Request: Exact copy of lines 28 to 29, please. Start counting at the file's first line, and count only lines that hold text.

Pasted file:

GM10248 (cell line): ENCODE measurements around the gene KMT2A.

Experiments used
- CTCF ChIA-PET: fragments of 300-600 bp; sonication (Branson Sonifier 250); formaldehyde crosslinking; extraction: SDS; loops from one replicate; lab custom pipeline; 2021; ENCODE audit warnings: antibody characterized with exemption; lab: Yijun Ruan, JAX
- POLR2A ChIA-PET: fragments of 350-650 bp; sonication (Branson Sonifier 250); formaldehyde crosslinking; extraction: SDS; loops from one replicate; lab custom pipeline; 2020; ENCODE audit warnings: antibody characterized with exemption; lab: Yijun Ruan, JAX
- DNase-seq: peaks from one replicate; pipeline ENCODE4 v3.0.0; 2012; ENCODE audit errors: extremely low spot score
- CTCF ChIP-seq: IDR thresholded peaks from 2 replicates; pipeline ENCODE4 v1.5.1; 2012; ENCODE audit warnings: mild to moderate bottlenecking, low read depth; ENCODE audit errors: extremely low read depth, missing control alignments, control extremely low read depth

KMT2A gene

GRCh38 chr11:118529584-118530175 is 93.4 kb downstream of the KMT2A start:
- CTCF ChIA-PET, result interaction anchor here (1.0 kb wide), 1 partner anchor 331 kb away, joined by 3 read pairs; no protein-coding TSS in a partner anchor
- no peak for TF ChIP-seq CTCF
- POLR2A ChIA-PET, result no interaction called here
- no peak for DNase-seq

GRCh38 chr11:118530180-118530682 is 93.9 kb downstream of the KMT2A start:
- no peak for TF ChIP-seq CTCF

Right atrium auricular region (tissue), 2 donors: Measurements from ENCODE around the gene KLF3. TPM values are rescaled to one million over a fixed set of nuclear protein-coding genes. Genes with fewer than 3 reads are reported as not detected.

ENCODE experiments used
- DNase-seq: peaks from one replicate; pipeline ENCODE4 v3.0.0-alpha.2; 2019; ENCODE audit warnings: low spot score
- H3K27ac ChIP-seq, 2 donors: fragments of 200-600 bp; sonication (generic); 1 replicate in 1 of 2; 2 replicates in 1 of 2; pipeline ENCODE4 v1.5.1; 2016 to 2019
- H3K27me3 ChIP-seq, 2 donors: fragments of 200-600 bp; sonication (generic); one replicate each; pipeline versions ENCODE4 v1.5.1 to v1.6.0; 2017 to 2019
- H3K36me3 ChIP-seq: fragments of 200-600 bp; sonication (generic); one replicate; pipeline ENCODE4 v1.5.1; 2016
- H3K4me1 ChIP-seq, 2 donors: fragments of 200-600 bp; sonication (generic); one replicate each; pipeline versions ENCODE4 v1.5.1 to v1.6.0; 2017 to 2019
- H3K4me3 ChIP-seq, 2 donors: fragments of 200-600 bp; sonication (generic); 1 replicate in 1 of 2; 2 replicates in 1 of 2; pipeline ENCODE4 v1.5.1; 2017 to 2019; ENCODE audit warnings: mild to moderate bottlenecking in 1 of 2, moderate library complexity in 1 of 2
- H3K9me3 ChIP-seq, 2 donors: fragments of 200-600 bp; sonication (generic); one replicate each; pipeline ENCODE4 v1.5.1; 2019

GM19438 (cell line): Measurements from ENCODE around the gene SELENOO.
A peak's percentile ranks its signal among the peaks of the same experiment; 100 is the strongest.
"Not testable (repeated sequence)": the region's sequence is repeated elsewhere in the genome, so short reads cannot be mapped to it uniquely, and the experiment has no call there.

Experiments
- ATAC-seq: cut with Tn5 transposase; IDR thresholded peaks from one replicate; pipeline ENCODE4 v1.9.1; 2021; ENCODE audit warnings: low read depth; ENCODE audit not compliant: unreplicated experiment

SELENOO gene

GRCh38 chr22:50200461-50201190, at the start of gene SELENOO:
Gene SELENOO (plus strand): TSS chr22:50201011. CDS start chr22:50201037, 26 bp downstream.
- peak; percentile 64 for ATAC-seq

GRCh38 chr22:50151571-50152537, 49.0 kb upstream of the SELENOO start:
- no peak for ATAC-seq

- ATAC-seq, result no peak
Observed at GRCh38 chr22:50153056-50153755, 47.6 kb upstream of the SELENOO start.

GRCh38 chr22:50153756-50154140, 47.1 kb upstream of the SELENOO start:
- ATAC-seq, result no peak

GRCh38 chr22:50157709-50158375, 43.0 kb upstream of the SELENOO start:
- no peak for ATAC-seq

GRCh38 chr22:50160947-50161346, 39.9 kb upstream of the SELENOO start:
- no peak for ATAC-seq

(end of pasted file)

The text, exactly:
- ATAC-seq: cut with Tn5 transposase; IDR thresholded peaks from one replicate; pipeline ENCODE4 v1.9.1; 2021; ENCODE audit warnings: low read depth; ENCODE audit not compliant: unreplicated experiment

SELENOO gene